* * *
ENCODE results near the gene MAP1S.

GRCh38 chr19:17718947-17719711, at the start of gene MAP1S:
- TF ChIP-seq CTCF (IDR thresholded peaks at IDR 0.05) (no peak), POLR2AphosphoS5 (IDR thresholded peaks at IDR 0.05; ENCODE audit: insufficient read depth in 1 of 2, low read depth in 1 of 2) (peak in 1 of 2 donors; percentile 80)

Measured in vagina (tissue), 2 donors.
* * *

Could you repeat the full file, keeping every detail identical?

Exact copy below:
ENCODE results near the gene MAP1S.

GRCh38 chr19:17718947-17719711, at the start of gene MAP1S:
- TF ChIP-seq CTCF (IDR thresholded peaks at IDR 0.05) (no peak), POLR2AphosphoS5 (IDR thresholded peaks at IDR 0.05; ENCODE audit: insufficient read depth in 1 of 2, low read depth in 1 of 2) (peak in 1 of 2 donors; percentile 80)

Measured in vagina (tissue), 2 donors.